Over the last 20 years, the agricultural industry has slowly and inconspicuously introduced genetically modified organisms (GMOs) to the world, dominating the market in just a few short years, while the majority of the public stays mostly uniformed.
Following Paul Berg’s 1971 gene-splicing experiment, which resulted in the invention of man-made DNA, or rDNA, the GMO market took off, receiving little attention other from inside the science community.
In 1980, the first GMO patent was issued as the result of a court case between a genetics engineer at General Electric and the U.S. Patent Office. The case was settled 5-to-4, allowing the first patent on a living organism; in this case a bacterium genetically altered to eat crude oil.
Just two years later, the Food and Drug Administration (FDA) approved the first GMO for human use, a bacterium made to produce human insulin. By 1994, GMOs had reached the dinner table as they entered U.S. grocery stores with the arrival of the GM tomato.
The roll-out of GMO technology was considered “revolutionary,” yet Americans wouldn’t begin to understand GMOs until 20+ years later
The ability to insert man-made DNA into other organisms was considered a “scientific breakthrough,” one that received a Nobel Prize, as well as helped jumpstart what we know today as the biotech empire.
Despite GMOs being introduced more than 20 years ago, there are still folks out there who are completely clueless to as what a GMO is. This is astonishing considering that by 1999 more than 100 million acres across the world were planted with GMOs.
If GMOs are so great and lifesaving, then why didn’t the public know about them sooner? The concept that eating organic and avoiding as much exposure to toxins as possible is the healthiest is relatively new in its popularity; however, the movement has skyrocketed in recent years (particularly the last year and a half).
The movement has skyrocketed not because the agriculture industry decided to come clean about the dangers associated with GMOs, but because public awareness has swept the nation thanks to new information regarding the adverse health and environmental impacts associated with GMO technology.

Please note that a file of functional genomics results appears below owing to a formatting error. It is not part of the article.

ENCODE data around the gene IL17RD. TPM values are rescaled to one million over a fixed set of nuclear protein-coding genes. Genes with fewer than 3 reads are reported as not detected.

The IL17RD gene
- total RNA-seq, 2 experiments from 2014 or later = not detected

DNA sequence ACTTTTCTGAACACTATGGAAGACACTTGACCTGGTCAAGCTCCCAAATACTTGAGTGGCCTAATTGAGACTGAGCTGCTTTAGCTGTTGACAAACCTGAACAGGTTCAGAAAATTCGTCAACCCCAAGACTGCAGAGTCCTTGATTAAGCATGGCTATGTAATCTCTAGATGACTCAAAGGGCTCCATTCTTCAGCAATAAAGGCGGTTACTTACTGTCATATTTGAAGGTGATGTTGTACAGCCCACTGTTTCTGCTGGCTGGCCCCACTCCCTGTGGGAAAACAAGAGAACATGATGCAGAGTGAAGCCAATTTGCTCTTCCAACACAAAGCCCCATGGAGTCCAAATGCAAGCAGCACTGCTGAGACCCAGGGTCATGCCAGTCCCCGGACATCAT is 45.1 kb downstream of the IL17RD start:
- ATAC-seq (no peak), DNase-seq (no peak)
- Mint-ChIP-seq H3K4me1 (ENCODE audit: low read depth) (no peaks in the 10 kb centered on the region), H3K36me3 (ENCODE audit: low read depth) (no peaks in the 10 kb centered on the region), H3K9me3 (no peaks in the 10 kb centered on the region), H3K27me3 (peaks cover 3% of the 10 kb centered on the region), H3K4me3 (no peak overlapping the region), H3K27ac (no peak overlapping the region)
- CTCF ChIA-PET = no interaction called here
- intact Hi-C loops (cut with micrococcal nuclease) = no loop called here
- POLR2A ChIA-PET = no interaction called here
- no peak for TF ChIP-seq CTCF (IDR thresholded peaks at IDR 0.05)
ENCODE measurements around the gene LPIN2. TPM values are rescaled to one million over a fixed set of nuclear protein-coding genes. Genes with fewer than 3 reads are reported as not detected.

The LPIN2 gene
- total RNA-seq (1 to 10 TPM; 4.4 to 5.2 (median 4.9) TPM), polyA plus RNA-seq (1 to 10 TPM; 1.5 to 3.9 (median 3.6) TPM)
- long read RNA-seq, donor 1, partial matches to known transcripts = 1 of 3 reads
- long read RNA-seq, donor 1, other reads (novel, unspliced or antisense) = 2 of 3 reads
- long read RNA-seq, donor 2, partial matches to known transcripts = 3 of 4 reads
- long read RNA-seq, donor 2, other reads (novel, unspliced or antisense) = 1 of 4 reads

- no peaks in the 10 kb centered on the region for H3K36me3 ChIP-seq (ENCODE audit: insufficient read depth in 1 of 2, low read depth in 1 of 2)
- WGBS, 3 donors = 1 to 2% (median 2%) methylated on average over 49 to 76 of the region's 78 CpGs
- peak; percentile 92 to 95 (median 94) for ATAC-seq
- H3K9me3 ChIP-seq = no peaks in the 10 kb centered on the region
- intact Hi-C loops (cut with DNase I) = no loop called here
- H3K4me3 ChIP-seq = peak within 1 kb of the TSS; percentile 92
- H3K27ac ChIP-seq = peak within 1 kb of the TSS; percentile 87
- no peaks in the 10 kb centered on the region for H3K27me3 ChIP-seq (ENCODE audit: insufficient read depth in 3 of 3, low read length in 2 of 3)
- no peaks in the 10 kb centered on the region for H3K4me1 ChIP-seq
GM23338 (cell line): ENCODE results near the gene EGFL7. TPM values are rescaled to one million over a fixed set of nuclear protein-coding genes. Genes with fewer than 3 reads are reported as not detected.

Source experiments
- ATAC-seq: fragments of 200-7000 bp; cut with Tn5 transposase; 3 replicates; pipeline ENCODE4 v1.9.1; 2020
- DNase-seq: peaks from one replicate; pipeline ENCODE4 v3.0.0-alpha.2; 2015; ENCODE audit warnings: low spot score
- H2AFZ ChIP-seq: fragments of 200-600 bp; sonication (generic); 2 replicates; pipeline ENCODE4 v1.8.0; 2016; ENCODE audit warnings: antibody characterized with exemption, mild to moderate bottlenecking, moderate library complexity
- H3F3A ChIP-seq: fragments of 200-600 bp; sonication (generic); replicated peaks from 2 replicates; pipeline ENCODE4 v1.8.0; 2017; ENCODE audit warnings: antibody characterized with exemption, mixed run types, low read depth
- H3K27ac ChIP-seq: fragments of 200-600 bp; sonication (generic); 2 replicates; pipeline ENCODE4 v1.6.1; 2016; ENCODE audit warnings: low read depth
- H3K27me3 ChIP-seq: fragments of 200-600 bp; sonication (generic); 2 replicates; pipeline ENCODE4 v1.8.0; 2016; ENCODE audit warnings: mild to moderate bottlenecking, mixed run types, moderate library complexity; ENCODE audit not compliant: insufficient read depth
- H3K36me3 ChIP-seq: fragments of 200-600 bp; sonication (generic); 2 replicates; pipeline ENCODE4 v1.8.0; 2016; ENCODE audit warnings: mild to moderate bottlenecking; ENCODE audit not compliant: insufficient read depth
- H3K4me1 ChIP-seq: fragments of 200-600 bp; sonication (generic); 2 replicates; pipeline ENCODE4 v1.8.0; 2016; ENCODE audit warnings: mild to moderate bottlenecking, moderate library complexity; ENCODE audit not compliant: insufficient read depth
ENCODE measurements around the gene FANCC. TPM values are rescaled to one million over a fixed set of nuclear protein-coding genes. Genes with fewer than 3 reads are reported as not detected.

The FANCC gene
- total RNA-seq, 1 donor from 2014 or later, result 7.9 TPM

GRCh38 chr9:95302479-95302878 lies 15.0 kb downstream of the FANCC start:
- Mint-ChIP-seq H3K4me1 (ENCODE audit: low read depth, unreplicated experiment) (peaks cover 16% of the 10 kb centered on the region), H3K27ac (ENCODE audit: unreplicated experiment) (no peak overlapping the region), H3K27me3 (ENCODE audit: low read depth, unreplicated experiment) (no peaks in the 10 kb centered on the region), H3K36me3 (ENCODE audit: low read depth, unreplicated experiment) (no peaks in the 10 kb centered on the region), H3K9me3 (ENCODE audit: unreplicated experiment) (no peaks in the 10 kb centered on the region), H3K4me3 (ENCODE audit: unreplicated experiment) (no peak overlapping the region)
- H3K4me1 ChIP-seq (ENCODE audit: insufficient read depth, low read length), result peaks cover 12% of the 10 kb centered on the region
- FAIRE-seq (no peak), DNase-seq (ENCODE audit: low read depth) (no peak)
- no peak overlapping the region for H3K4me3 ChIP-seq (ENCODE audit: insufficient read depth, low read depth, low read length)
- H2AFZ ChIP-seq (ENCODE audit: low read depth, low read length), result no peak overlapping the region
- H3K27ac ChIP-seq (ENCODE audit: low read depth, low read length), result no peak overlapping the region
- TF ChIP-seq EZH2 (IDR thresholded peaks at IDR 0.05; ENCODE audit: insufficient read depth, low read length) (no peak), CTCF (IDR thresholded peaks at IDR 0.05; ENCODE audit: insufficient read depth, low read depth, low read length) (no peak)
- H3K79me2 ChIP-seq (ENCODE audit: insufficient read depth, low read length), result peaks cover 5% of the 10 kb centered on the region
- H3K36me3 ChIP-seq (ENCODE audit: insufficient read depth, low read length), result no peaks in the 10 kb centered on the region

How YOU can help spread awareness about GMOs
Without the worldwide web, social media and online discussion forums such as Reddit, the public would likely STILL be in the dark about GMOs.
While we’re currently winning the battle in terms of awareness, what we need now is some serious pushback from the consumer. It’s time you and I demand that the food industry change its ways and stop keeping their ingredients a secret!
Learn as much as you can about GMOs, including both their health and environmental impacts, and start spreading the word! Use social media to share important news articles and discuss the issue with anyone that will listen. When informing others, be sure to do it in a manor that’s polite and respectful, as your message will be received better.
Don’t feel comfortable educating others? Direct them to well-informed food activists like Food Babe and Mike Adams (Natural News), who will provide endless amounts of information on why GMOs are ruining the planet.
Be on alert for GMO-labeling proposals in your area
Stay up-to-date on GMO-related news in your region, as new labeling laws continue to sweep the nation. If GMO-labeling is proposed in your community, be sure to contact your local representatives and tell them how you feel! This can be done either by a written letter, phone calls or even visits to their offices.
While it can seem intimidating at first, they are OUR representatives and here to listen to your voice. Just a few phone calls or visits to their offices can make a HUGE impact. When new laws are proposed, representatives are often bombarded by lobbyists, leaving them disconnected from the public’s needs and wants. However, YOU can change all of this by making your voice heard.
You can also learn more and help spread public awareness by becoming a friend of the Cornucopia Institute’s Facebook page and sharing it with friends and family. The Cornucopia Institute is a non-profit public interest group that “engages in educational activities supporting the ecological principles
and economic wisdom underlying sustainable and organic agriculture.” Their Facebook page says, “Through research, advocacy, and economic development our goal is to
empower farmers – partnered with consumers – in support of ecologically
produced local, organic and authentic food.”
Source: Natural News